GOP sponsors of Hospital Provider Fee bill outraged with Colorado governor
Author: Peter Marcus - June 7, 2017 - Updated: September 19, 2017
Two Republican state lawmakers are irked at Gov. John Hickenlooper for not signing a bill to maintain funding for rural hospitals at one of the hospitals that would have been affected.
Rep. Jon Becker, R-Fort Morgan, and Sen. Jerry Sonnenberg, R-Sterling, who sponsored the omnibus bill that provided money for roads, schools and hospitals, told Colorado Politics that they felt the governor, a Democrat, was unwilling to work with them on the signing ceremony. The decision is going to make it difficult to work with the governor in the future, they added.
The bill also was sponsored by two Democrats.
Hickenlooper’s office maintains that it was simply a matter of scheduling, and that the bill was still signed in a rural part of the state, east of Pueblo. But for Sonnenberg and Becker, it’s a matter of optics.
The driving force behind the bill, which creates a 20-year funding program to direct $1.8 billion towards critical infrastructure, had to do with the potential for rural hospitals to close because of a lack of funding.
Senate Bill 267 reversed a proposed budget move that would have reduced the Hospital Provider Fee by $264 million in an effort to balance the budget. The fee is assessed on hospitals to force a match of larger federal health care dollars. With the federal match, hospitals in Colorado would have lost about $528 million.
Republicans found themselves evolving on the issue because of the rural component. Last year, under the leadership of former Senate President Bill Cadman, R-Colorado Springs, the issue of restructuring the Hospital Provider Fee was a nonstarter, as many Republicans believed the move would violate the Taxpayer’s Bill of Rights by moving revenue out from under its constitutionally mandated spending cap.
But a handful of Republicans changed course this year, including Sonnenberg and Becker. They were dismayed to learn that the governor would sign the bill at Fowler High School. While it is in a rural area, in a town of about 1,200 people, and the legislation also benefits schools, the two lawmakers thought the governor should have signed the bill at a hospital in an area such as Hugo in Lincoln County, which was repeatedly highlighted during the Hospital Provider Fee debate.
“The total lack of communication on the part of the governor’s office is disappointing but not at all surprising,” Sonnenberg said.
“Four legislators from drastically different ideologies came together to pass this landmark bipartisan bill to sustain rural Colorado. The governor’s inability to communicate effectively with any of the sponsors to coordinate a bill signing at the Hugo hospital – our first choice – is just one more in a chain of missteps that prove that while our split legislature is capable of getting the work done, the governor has fallen completely out of touch.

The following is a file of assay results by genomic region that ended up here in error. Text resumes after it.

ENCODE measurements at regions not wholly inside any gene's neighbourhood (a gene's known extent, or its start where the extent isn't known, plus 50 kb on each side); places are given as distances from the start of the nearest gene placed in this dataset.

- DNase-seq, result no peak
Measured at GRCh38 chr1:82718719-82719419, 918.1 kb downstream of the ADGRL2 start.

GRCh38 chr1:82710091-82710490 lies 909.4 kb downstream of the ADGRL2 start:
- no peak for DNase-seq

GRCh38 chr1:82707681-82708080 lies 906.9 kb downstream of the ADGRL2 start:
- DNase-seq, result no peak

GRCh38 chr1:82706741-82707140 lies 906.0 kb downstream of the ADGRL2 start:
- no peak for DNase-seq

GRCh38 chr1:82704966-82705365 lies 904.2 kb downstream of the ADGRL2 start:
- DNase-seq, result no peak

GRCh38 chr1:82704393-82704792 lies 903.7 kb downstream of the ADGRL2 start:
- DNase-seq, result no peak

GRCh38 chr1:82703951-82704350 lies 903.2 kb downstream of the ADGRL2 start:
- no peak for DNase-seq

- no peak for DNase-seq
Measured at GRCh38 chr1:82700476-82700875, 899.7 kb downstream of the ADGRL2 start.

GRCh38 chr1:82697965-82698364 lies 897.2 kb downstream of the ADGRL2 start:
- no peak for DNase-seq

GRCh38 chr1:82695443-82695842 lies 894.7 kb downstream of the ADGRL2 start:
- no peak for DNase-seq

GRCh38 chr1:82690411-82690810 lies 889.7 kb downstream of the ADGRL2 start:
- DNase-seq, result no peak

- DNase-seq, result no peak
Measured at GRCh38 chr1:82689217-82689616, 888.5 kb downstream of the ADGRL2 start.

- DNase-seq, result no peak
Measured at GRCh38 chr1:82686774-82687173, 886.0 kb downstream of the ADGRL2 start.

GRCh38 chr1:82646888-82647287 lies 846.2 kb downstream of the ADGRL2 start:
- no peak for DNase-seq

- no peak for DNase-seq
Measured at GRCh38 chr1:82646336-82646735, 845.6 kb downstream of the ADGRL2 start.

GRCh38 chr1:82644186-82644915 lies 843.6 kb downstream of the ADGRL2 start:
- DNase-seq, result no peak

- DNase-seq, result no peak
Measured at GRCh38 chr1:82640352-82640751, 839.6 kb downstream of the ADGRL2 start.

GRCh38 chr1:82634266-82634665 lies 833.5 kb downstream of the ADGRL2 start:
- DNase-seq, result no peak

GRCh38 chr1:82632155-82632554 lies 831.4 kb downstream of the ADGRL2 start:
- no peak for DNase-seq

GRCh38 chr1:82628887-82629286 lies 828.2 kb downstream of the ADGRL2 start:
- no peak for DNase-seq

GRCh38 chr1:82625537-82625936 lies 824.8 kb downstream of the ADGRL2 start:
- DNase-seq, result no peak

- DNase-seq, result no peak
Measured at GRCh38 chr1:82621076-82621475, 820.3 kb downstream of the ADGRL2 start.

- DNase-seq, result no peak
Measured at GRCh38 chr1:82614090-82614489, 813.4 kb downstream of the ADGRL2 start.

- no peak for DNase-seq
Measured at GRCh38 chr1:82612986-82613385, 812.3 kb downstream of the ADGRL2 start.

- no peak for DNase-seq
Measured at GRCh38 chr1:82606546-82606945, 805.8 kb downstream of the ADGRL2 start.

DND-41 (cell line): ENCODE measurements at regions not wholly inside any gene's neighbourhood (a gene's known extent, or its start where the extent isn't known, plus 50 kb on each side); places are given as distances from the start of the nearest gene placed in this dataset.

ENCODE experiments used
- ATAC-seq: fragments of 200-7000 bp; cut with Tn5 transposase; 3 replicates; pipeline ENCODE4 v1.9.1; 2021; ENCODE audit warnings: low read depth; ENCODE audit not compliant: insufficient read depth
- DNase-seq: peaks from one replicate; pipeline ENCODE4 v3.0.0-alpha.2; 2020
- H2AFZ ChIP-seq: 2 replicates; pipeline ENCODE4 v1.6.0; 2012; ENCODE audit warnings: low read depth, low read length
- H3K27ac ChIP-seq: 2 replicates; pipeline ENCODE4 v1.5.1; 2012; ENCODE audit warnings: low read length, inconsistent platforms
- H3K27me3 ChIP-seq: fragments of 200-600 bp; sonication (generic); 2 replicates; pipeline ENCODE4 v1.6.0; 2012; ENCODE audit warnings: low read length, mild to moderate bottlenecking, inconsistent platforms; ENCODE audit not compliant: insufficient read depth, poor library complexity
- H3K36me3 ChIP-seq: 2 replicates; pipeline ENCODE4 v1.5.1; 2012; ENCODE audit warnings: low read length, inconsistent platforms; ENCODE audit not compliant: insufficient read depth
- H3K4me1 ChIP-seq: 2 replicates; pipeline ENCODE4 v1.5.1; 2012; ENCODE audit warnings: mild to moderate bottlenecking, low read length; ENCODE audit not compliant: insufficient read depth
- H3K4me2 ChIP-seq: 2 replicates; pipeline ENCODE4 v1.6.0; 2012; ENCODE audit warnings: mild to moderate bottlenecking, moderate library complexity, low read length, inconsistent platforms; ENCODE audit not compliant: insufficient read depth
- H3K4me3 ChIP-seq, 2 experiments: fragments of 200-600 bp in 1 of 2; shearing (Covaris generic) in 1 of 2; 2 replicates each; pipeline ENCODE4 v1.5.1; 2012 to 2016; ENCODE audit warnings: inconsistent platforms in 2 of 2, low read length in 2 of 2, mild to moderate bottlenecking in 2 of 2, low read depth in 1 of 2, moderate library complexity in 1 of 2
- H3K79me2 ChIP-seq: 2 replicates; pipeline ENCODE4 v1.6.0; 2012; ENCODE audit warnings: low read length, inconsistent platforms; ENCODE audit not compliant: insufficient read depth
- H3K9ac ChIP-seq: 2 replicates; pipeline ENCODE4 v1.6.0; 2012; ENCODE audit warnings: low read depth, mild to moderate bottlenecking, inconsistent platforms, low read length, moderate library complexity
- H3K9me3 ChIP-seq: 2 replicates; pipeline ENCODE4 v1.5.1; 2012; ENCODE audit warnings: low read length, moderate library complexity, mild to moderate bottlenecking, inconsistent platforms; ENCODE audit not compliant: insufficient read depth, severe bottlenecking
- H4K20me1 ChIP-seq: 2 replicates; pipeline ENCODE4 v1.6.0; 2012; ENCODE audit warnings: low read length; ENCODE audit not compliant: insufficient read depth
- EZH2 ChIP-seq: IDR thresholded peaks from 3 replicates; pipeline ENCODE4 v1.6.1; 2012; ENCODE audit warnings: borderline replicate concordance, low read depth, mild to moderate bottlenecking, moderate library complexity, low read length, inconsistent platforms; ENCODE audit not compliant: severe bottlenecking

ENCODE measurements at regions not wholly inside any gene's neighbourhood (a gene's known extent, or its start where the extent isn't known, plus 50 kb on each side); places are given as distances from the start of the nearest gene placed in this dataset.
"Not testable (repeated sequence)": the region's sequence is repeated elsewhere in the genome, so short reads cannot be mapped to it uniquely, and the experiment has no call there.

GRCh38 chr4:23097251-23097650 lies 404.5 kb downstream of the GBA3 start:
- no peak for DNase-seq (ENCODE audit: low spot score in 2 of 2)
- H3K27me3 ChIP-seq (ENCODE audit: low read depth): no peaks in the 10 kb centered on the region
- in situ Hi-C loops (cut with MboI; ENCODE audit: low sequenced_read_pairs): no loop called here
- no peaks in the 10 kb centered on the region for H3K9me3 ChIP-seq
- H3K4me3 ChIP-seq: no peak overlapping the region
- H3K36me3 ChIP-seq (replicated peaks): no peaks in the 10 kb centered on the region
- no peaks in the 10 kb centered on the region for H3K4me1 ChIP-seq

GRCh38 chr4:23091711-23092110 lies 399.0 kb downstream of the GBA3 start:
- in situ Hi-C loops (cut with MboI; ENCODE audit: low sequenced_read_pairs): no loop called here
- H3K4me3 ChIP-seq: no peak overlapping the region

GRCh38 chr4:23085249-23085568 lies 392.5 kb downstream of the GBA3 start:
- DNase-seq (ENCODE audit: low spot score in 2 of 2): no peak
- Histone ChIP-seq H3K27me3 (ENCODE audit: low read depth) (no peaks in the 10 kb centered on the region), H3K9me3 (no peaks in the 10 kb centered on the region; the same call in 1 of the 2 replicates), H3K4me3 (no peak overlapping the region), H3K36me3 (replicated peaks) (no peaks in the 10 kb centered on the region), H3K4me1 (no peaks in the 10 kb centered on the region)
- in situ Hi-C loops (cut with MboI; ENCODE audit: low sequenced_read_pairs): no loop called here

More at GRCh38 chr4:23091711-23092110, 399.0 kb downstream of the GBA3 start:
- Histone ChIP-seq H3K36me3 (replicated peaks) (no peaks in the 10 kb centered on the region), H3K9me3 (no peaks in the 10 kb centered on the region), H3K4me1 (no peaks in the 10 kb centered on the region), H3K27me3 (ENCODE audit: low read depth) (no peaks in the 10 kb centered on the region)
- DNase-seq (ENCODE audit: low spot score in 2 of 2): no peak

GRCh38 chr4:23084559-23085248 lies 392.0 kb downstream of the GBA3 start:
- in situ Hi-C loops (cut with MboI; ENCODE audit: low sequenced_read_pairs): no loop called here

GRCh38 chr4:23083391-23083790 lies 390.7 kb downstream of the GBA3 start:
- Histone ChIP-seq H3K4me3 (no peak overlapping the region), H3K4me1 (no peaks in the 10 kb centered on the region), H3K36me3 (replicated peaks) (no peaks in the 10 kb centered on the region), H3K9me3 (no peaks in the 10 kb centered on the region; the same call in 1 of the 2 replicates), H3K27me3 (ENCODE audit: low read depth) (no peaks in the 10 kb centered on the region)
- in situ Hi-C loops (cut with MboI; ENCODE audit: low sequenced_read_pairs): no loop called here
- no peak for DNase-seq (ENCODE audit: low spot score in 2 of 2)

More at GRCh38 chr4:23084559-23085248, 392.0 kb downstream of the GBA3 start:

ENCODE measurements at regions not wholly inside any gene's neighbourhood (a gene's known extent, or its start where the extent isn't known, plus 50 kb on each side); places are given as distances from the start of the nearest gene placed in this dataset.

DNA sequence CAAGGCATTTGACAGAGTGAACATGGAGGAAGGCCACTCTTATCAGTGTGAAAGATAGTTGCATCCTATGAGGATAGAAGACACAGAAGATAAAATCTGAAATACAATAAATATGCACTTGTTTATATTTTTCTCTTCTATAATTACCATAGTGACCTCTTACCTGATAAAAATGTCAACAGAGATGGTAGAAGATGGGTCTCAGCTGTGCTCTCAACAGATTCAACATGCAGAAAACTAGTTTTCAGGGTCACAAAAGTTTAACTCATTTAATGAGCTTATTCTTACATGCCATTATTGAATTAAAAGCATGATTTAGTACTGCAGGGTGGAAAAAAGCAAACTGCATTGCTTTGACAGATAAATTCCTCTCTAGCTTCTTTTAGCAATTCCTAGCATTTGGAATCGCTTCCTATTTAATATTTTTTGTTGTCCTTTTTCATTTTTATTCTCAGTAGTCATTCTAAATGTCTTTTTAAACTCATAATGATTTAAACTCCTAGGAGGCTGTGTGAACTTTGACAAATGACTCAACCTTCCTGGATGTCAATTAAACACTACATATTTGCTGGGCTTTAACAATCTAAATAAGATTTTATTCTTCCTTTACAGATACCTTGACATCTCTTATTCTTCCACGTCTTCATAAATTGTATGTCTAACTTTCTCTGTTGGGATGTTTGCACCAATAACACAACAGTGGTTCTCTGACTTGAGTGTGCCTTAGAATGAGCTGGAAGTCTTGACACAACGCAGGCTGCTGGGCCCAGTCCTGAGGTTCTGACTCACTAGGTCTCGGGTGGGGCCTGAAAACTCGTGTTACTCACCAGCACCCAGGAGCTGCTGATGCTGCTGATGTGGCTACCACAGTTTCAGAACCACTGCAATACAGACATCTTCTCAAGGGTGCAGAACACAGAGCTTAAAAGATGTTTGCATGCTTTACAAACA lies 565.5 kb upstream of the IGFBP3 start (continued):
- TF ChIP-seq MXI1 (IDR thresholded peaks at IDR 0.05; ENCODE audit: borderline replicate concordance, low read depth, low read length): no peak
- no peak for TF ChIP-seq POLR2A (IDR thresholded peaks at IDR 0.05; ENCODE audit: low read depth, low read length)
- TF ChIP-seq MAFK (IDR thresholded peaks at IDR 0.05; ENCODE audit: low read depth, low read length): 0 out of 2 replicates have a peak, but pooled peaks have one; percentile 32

“While we know the governor has the authority to sign bills wherever he wants, I am disappointed that it seems bill signings have become all about him. Legislators don’t have taxpayer funded airplanes and transportation to keep up with the governor’s whims.”
The governor’s office says the signing ceremony was simply a matter of scheduling. Several other lawmakers showed up to the event, including House Democratic Leader KC Becker, who also sponsored the legislation. Becker is from Boulder.
Republican Senate President Kevin Grantham of Canon City also attended the ceremony, as did Sen. Larry Crowder, a Republican from Alamosa, who was one of the first Republicans to rally around the bill, even stating his support in previous years.
When it comes to signing ceremonies, the governor’s office is often overwhelmed by requests from lawmakers who want legislation signed at specific locations. It can be difficult to accommodate schedules, especially with the governor traveling the state and lawmakers looking to take vacation time after the session.
“I’m sorry they feel slighted on this one, but there was no slight intended from the governor’s office,” said Kurt Morrison, Hickenlooper’s director of legislative affairs. “It was scheduled around as many schedules as there could be and unfortunately with every bill signing ceremony, we’re hardly ever able to accommodate the wishes of all sponsors and the governor’s schedule.”
Rep. Jon Becker went as far as to say that the governor’s decision not to sign the bill at a hospital in a rural area like Hugo could impact interactions in the next legislative session. Next year is likely to be politically charged anyway, as the session will take place ahead of midterm elections and several statewide races.
“I cannot be more disappointed in our governor,” Becker said. “He asks us to work together and then does not work with us when we do. He was asked to work with us on a bill signing. We asked to have it at a hospital that would have been in trouble if the bill did not pass. We had several options and he ignored them all. Then when he decided on a bill signing location he gave us very few days notice as to where it was.
“He had three weeks to work with us on this very important bill and he refused. If he considers that working together, I can’t wait to show him how that goes both ways next session.”